If he is found to have concealed assets, the political costs will be high, but the legal costs will likely be minuscule. Just a few days ago, The Eel also known as the former Department of Special Investigation (DSI) director-general Tarit Pengdith received a suspended 3-month jail sentence and a 5,000 baht fine “for concealment of assets worth millions…”.

Supreme Court confirms double standards

31 08 2017

The only standards promoted by Thailand judiciary are double standards. This has been demonstrated time and again, and most especially since the illegal 2014 military coup. (Illegal because it was unconstitutional, but ruled legal by the courts.)

Who was that who stated this?

There is no tyranny more cruel than that which is perpetrated under color of the laws and in the name of justice—when, so to speak, one is drawn down and drowned by means of the very plank which should have borne him up and saved his life.

Montesquieu was writing in the 18th century and of martial Rome, but his view matches Thailand, where a kid can be murdered by the Army and it doesn’t get to court and that Army can operate on foreign soil and enforce the disappearance of a regime enemy, presumably murdered. It is a country where even mild or hinted criticism of the regime or The Dictator warrants a sedition charge. It is a regime where opposition politicians get decades in jail for “malfeasance” where The Dictator is protected by a “law” that allows him to do anything he wants with no fear of the law.

Shooting red shirts

We could go on and on but to the point of this post. Abhisit Vejjajiva and Suthep Thaugsuban have been, in the words of Prachatai, “whitewashed” on their role in ordering two violent military crackdowns on red shirts in 2010, leaving around a hundred people dead and thousands injured.

We at PPT are not at all surprised by this. After all, all the Supreme Court was doing was confirming the double standards established by the lower courts and the National Anti-Corruption Commission.

As if to confirm how warped Thailand’s judiciary has become, on 9 June 2017, the very same Supreme Court “accepted a lawsuit against Tharit Pengdit, former director-general of the Department of Special Investigation (DSI), and three other persons” for bringing murder charges against the ruling elite’s stooges.

An AP photo from the Telegraph: Protesters surround the coffins used for the bodies of red shirts killed in clashes with troops.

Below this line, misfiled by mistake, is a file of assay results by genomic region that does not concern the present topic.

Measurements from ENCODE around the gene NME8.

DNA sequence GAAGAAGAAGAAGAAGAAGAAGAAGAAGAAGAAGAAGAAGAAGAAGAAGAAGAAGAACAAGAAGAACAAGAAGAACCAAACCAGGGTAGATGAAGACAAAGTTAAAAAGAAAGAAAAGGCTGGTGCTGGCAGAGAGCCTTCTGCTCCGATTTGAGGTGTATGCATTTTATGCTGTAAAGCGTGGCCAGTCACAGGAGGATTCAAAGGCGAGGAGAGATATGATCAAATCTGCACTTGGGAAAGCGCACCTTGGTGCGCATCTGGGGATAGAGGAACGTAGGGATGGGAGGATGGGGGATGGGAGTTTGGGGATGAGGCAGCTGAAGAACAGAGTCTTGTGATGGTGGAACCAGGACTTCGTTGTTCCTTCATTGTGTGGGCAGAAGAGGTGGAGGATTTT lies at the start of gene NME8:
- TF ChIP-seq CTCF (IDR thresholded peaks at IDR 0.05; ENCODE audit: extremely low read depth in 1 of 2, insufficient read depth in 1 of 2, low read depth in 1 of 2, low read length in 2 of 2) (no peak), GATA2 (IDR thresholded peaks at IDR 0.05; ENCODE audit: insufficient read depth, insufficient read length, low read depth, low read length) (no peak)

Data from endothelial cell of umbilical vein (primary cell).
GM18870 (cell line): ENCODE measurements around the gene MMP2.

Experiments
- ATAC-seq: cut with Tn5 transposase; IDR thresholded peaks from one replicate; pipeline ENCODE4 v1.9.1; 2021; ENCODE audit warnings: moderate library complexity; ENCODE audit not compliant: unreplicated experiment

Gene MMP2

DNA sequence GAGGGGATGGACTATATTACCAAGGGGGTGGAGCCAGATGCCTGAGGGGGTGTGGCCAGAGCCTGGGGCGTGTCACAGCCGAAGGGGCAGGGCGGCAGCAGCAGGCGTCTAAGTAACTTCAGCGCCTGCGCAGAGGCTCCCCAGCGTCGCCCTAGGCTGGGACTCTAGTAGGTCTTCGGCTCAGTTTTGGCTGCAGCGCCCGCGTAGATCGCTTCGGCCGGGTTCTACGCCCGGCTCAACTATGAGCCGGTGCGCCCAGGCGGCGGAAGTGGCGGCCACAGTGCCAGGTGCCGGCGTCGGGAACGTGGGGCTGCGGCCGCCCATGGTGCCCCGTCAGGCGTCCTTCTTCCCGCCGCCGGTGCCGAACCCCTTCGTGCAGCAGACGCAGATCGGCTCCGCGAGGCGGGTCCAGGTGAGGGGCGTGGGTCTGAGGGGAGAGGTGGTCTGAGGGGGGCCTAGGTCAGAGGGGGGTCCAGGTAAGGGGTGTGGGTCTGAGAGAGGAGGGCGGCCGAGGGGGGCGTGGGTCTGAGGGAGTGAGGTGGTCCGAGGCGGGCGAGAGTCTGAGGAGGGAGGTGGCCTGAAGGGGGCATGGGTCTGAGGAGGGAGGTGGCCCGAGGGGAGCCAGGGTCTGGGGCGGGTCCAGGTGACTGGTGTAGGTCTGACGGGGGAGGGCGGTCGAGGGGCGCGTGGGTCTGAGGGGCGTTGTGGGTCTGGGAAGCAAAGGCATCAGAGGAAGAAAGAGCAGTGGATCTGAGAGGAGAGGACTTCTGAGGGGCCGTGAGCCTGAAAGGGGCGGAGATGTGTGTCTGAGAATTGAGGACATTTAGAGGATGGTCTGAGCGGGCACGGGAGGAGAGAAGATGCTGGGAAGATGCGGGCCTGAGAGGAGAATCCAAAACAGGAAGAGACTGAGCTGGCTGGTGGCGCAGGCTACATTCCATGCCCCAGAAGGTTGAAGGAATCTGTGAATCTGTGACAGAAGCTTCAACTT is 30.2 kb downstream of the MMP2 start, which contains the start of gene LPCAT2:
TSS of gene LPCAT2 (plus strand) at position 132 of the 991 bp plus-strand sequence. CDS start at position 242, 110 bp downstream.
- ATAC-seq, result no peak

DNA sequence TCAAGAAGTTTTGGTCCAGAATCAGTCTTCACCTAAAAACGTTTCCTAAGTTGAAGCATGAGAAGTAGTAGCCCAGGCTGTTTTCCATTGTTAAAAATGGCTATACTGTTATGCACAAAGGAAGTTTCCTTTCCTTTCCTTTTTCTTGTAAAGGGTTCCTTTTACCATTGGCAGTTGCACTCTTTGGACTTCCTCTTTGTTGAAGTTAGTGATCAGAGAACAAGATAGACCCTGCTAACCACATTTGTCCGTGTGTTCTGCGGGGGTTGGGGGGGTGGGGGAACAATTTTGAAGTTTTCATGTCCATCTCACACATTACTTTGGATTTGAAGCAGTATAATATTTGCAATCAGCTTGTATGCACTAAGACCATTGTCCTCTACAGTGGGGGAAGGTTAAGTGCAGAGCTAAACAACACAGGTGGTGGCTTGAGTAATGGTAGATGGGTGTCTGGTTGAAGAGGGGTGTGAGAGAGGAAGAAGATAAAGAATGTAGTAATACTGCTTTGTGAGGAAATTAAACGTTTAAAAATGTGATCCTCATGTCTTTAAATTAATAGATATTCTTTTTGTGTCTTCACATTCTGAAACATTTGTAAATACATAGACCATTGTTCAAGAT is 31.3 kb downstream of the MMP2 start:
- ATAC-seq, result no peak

Washing away the blood

12 06 2017

There’s no debate. In April and May 2010, the Abhisit Vejjajiva regime ordered troops to clear red shirt protesters. Those military actions left about 100 dead and thousands injured. Almost all of the dead were civilians.

Abhisit’s then deputy  Suthep Thaugsuban says he gave the orders. That a prime minister shirks responsibility for the work of his government is a clear statement of Abhisit’s gormless egoism. In any case, it means little in a context where the regime had established the Centre for the Resolution of Emergency Situations as a collective organization for making decisions on the crackdowns. As premier, Abhisit established CRES and was part of it while Suthep was its director.

Other members included then Defense Minister General Prawit Wongsuwan, now Deputy Dictator, then Army boss General Anupong Paojinda and former Department of Special Investigation boss Tharit Pengdit. Its secretary was the notorious fabricator, Thawil Pliensri.

The Army, Abhisit and Suthep have repeatedly claimed that soldiers weren’t responsible for any deaths, blaming “men in black.” This despite the fact that, for example, courts finding soldiers responsible for many of the deaths and that more than 100,000 live rounds were used in 2010, with more than 2,000 sniper rounds used.

The Abhisit and Suthep denial of responsibility has gone on for years and the “justice” system has agreed with them, kind of. The “justice” system has said they gave “legal” orders.

Prachatai reports that the Supreme Court “has accepted a lawsuit against a former chief investigator who dared to accuse Abhisit and Suthep of murder for ordering the bloody military crackdown on anti-establishment red-shirt protesters in 2010.”

That “investigator” is the eel himself, the former DSI boss, Tharit. Since the 2014 coup, the junta, royalists and the elite have vigorously gone after Tharit for his perceived betrayals.

The accepted lawsuit is against Tharit and his deputies and a couple of investigators. It is stated that the “four comprised the team tasked with investigating the violent crackdown on the United Front for Democracy Against Dictatorship (UDD) demonstrators, the main red shirt faction, between April-May 2010.”